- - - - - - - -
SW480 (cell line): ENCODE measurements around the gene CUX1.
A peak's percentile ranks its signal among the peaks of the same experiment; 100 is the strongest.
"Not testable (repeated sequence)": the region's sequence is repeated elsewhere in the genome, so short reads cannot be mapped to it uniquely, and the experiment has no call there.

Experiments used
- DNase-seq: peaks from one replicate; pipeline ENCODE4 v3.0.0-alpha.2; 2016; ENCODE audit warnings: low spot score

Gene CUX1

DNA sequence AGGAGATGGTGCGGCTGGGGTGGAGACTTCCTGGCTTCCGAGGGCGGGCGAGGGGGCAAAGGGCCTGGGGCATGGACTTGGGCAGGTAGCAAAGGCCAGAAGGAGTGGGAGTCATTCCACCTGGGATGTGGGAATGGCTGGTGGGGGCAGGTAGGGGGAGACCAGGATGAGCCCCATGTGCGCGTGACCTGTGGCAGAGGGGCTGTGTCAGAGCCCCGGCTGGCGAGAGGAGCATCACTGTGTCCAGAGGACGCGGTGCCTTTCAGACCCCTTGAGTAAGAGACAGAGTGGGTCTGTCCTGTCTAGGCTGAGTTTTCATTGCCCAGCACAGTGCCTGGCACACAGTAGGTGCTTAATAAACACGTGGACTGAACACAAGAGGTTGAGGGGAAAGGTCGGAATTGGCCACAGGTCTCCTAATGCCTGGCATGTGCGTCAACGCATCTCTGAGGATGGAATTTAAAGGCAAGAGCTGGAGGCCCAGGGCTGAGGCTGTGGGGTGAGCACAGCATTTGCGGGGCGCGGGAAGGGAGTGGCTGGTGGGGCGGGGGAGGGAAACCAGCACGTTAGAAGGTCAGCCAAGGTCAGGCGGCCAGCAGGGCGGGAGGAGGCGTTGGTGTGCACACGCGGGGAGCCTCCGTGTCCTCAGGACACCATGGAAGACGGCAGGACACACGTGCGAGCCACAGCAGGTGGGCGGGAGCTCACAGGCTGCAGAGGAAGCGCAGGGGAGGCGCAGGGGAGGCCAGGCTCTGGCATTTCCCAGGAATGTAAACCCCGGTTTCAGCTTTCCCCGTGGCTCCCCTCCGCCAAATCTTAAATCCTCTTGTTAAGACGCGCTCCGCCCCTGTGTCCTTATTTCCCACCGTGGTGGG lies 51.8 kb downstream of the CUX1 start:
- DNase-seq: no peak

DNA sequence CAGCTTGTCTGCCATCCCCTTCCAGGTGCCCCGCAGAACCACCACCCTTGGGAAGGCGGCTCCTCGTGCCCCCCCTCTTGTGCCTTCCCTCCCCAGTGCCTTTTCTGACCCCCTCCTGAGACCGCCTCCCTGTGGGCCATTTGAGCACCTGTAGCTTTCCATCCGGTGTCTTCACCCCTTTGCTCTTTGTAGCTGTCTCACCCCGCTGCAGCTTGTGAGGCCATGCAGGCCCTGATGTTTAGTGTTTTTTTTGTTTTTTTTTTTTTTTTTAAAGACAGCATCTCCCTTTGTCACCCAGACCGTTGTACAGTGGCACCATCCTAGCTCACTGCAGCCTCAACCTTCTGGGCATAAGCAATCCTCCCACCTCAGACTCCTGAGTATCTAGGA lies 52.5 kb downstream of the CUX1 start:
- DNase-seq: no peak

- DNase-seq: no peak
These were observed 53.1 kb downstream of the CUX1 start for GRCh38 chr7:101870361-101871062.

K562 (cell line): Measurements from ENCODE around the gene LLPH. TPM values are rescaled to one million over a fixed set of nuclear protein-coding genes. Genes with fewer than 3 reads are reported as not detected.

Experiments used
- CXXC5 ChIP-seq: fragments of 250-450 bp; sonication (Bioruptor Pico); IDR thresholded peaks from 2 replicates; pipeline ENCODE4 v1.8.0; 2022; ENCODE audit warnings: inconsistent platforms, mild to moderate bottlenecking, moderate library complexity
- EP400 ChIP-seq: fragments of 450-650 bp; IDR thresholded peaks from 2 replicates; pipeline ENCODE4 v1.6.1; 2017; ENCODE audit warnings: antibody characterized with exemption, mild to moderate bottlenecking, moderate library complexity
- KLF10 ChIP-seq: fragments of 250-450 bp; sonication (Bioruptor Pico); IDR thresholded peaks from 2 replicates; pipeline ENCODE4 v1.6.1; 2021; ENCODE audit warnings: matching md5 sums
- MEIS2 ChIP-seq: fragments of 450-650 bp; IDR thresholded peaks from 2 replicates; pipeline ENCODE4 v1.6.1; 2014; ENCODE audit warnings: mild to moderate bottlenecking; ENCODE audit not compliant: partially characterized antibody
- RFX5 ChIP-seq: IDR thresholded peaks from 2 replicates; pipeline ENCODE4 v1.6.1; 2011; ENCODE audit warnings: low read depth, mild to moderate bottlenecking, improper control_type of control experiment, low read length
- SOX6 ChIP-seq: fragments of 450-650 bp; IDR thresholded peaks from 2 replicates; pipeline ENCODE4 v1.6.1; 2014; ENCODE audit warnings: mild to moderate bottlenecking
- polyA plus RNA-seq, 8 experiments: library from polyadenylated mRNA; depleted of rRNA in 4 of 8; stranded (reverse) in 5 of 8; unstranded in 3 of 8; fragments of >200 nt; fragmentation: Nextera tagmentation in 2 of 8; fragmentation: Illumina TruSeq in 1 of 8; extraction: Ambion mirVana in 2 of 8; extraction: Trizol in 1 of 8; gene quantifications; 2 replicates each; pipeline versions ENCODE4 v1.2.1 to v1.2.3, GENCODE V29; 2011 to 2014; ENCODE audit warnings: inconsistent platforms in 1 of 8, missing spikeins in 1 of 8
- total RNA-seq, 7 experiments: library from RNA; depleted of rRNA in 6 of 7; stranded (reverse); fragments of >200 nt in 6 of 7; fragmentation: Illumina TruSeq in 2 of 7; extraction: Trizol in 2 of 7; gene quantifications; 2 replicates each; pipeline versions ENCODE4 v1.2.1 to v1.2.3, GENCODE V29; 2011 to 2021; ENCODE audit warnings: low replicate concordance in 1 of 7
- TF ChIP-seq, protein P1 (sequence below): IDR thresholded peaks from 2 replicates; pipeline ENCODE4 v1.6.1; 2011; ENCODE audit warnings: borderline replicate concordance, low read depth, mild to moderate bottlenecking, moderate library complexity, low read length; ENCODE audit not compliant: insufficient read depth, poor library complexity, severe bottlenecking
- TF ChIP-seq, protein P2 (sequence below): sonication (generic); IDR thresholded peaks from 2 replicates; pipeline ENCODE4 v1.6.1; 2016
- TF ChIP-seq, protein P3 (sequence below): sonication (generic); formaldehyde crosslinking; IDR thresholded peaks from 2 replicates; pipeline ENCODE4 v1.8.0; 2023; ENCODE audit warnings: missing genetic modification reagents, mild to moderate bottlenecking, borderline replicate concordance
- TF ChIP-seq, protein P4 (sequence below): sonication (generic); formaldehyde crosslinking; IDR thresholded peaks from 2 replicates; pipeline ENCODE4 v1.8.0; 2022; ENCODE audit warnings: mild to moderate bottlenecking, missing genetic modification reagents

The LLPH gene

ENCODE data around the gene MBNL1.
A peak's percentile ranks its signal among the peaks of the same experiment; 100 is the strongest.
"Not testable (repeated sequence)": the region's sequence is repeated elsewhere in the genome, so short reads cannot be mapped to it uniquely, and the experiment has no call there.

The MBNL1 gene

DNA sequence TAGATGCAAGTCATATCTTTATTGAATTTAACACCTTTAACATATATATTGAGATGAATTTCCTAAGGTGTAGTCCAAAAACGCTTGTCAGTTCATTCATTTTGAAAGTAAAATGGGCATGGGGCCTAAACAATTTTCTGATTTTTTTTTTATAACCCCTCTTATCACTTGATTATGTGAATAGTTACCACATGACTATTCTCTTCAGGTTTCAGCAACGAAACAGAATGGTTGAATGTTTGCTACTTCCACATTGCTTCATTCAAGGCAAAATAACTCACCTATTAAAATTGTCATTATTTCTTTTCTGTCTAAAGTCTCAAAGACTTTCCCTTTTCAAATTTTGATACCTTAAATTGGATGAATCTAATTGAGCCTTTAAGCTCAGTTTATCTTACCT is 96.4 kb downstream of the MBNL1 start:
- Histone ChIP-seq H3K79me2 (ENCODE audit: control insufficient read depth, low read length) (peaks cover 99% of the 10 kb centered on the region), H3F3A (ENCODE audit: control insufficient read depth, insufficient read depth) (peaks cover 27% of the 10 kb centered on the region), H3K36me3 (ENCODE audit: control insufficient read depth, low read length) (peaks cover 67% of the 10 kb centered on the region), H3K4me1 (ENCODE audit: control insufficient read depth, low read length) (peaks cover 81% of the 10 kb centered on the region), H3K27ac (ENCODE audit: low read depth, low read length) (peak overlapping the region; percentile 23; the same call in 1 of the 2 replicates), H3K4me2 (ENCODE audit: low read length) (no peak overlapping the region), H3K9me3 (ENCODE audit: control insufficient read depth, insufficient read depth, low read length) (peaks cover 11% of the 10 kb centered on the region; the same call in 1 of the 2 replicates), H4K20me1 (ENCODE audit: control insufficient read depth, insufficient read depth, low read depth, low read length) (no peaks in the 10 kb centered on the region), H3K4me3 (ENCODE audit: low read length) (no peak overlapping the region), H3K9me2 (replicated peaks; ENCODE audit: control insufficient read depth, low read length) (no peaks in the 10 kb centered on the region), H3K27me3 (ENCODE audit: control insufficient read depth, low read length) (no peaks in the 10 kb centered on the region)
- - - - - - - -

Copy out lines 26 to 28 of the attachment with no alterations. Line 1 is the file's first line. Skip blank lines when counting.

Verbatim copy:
- TF ChIP-seq, protein P4 (sequence below): sonication (generic); formaldehyde crosslinking; IDR thresholded peaks from 2 replicates; pipeline ENCODE4 v1.8.0; 2022; ENCODE audit warnings: mild to moderate bottlenecking, missing genetic modification reagents

The LLPH gene

ENCODE data around the gene MBNL1.